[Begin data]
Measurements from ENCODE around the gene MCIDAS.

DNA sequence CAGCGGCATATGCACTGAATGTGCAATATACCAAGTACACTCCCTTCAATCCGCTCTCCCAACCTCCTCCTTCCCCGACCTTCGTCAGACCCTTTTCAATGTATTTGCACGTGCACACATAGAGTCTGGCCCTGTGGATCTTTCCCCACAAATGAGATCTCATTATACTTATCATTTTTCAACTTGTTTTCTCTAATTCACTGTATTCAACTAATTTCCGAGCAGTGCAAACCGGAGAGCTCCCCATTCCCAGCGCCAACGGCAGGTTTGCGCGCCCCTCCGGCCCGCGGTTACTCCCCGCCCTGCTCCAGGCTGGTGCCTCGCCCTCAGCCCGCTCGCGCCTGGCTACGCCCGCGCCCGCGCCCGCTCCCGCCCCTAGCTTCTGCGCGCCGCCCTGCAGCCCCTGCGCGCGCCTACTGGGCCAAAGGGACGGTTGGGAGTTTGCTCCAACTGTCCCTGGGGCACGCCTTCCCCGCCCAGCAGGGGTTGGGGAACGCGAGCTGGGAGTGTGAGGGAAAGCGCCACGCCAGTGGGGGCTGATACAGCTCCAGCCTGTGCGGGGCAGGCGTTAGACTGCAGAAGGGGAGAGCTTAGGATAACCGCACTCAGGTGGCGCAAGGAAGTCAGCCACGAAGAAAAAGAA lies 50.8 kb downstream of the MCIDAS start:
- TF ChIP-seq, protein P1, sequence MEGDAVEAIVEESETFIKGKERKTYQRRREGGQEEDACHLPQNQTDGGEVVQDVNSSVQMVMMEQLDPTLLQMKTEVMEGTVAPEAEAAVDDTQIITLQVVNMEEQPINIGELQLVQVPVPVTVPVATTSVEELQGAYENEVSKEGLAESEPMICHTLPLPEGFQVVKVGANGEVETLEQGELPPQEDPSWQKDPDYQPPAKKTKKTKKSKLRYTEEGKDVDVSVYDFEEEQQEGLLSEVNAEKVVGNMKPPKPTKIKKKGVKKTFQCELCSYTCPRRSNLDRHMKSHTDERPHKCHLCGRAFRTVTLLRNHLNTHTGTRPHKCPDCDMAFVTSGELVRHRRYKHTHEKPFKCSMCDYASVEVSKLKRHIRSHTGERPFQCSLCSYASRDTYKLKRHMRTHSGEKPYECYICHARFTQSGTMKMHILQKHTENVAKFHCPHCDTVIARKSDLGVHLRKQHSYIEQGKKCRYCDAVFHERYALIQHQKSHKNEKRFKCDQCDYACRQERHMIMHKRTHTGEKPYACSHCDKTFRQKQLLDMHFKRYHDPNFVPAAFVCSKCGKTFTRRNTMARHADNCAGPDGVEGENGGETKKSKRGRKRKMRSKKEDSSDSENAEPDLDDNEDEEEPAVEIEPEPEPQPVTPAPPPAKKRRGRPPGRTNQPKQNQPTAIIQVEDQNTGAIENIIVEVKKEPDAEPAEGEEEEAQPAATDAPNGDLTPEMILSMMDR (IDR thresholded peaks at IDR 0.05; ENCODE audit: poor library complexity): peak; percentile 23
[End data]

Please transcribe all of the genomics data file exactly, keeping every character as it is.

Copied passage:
Measurements from ENCODE around the gene MCIDAS.

DNA sequence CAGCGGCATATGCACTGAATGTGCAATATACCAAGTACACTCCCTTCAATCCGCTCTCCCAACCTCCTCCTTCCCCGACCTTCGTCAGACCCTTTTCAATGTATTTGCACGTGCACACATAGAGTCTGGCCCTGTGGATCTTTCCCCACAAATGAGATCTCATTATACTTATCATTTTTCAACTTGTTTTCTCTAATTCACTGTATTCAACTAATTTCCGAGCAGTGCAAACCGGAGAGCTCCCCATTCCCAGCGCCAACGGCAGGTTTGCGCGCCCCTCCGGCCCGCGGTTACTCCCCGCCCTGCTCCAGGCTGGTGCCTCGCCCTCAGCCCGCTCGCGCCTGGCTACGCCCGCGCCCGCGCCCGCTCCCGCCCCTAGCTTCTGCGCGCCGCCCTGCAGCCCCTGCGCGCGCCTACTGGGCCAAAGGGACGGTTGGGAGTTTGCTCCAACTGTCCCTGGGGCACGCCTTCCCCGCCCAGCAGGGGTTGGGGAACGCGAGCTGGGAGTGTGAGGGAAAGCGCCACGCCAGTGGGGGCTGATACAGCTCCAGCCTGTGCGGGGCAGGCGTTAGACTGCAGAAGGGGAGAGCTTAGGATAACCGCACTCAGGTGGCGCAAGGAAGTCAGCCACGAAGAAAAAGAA lies 50.8 kb downstream of the MCIDAS start:
- TF ChIP-seq, protein P1, sequence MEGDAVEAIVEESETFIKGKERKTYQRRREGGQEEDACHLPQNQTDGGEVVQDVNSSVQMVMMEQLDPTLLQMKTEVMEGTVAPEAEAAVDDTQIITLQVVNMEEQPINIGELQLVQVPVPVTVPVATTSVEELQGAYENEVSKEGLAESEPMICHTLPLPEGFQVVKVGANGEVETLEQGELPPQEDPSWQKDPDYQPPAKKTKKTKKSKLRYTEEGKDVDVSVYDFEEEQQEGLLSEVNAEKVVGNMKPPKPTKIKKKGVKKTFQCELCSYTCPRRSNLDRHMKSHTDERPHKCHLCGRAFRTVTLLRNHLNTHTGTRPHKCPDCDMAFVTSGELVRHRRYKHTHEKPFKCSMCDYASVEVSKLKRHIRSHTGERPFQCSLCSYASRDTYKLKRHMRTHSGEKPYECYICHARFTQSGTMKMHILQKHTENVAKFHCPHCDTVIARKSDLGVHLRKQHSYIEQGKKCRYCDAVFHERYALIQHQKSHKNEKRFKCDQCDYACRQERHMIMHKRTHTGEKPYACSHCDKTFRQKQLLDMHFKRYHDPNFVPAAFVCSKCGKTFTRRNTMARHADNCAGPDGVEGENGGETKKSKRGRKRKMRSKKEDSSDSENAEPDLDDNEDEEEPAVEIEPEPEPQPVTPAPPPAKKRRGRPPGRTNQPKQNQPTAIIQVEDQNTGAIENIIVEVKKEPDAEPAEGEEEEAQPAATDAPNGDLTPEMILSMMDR (IDR thresholded peaks at IDR 0.05; ENCODE audit: poor library complexity): peak; percentile 23